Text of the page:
Having impact over time emerged as a key weakness. Several initiatives focused too closely on present-day conditions and hazards, which, although often effectively reduced short-term vulnerability, overlooked the potential for change. This tendency to apply adaptation to everyday climate-related challenges rather than future issues is a problem recognized across most documented adaptation in small island developing states28. These initiatives were not ‘future-proofed’ to deal with the dynamism of vulnerability and enhance long-term resilience53, thereby occasionally resulting in maladaptation. One initiative that was not flexible to future changes involved the construction of sea walls. This highlights one of the major issues with infrastructural developments that sometimes unintentionally create trajectories that are path dependent and difficult to change54. Having adaptation that is community driven and integrates local resources also proved important here as the inability to replace or maintain non-local resources meant communities were not able to be self-sufficient in the long term, especially after funding and external support ceased. Approaches that are flexible to both present conditions and longer timescales (forward planning) are critical55 for building long-term resilience and for avoiding these short-term (sometimes maladaptive) implications.
We found mixed performance among CBA in 20 communities across four Pacific Island countries. While appropriateness was largely positive, sustainability was an area requiring considerable improvement. Initiatives that are locally funded, implemented by NGOs, focused on climate awareness-raising and integrated with EbA were also more likely to be high performing. The latter illustrates why CBA–EbA integration is often promoted5,52. Collaborative learning between the two approaches may be critical for optimizing adaptation5,51, especially in rural communities where livelihoods are inextricably linked to local ecosystems. Despite high performances among these initiatives at the time of this study, it is critical to remember that long-term improvements in adaptive capacity will become clearer over time.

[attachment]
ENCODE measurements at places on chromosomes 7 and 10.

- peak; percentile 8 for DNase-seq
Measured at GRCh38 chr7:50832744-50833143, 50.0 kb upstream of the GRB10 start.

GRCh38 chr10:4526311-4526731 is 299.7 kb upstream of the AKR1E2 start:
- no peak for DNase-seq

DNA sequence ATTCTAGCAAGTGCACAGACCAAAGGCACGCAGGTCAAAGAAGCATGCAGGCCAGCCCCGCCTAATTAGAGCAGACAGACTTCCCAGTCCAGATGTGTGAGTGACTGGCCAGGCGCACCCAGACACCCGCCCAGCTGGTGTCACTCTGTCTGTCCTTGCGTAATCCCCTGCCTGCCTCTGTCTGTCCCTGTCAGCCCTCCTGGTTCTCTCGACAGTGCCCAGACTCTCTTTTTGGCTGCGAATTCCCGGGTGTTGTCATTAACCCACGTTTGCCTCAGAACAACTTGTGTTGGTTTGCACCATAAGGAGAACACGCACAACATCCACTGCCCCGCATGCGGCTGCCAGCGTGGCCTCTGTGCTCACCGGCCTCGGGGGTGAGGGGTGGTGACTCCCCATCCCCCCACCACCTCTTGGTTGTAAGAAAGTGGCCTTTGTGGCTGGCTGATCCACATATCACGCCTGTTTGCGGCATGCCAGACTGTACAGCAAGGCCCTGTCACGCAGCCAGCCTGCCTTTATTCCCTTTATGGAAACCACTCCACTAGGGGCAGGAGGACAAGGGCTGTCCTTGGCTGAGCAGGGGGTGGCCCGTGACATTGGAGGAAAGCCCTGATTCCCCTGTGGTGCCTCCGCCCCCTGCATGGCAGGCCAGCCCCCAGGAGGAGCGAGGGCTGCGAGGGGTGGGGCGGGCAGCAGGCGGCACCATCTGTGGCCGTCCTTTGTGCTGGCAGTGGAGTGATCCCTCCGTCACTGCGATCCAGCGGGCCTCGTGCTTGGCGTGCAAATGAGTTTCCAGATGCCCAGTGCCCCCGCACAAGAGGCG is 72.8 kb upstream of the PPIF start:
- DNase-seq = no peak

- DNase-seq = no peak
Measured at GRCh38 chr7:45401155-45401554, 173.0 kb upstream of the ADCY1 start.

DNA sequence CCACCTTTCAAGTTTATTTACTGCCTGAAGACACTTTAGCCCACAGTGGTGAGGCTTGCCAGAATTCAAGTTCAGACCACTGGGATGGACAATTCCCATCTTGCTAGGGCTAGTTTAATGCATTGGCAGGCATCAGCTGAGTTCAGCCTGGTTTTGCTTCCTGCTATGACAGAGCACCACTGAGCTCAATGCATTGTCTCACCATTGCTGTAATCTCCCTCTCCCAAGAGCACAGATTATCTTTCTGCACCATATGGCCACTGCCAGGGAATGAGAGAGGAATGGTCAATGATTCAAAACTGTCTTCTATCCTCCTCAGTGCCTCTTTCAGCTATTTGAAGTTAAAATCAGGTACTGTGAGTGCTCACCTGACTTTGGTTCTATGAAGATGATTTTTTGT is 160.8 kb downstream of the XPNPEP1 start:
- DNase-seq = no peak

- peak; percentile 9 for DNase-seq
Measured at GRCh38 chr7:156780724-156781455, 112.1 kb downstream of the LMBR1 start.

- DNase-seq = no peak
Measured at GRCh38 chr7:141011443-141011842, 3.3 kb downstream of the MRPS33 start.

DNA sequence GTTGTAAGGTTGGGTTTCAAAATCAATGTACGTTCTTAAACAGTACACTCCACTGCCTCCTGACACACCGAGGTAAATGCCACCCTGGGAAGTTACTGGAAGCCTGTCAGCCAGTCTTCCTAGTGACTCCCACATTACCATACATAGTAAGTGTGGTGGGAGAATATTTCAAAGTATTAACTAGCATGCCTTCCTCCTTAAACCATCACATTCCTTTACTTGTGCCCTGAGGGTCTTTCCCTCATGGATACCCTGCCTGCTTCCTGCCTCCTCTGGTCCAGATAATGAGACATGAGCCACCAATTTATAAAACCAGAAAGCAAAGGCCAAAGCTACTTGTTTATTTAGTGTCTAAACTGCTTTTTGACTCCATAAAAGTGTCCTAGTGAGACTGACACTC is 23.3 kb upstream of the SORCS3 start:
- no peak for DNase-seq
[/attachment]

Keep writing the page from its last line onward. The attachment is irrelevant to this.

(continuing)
Four multidimensional and interdependent optimization points were identified as key contents of the tool box for improving future CBA. They also point to the need to rethink CBA as not merely being ‘based’ in communities with some level of consultation or input but, instead, as something that is wholly ‘led’ by local people and local institutions43. This is critical as, despite genuine attempts to better integrate contextual specificities, initiatives across high- to low-performing groups demonstrated a tendency to still be driven by external actors (that is, top-down in nature). Despite being based in communities, initiatives are not driven or co-designed by them. This gave rise to a range of issues that hindered CBA performance: community stress and resentment, initiatives having contextual applicability issues (for example, relying on unsustainable external resources), initiatives being designed in ways that do not empower or promote community self-sufficiency, imposed ‘community’ boundaries and local disapproval or lack of ownership.
Rather than experiments in communities to improve their adaptive capacity deficit, communities would, in community-led adaptation, build on their strengths and design/drive their own adaptation aspirations on the basis of local knowledge, experiences and coping mechanisms. With communities leading their own adaptation agendas, numerous aspects of the optimization points would probably be autonomously incorporated: the wider vulnerability context and its local processes will be accounted for; local context will be underpinned, which means important priorities, resources and knowledge will be more appropriately used; and a stronger sense of local approval and ownership will be fostered. These factors, in turn, support sustainability (as the key area requiring improvement) as initiatives, being rooted in community aspirations and local context, will be self-sufficient over time. Related to this, a community-led approach may be better ‘future-proofed’ through the integration of local resources and local knowledge (for example, in terms of observed trends in local processes) that were often overlooked.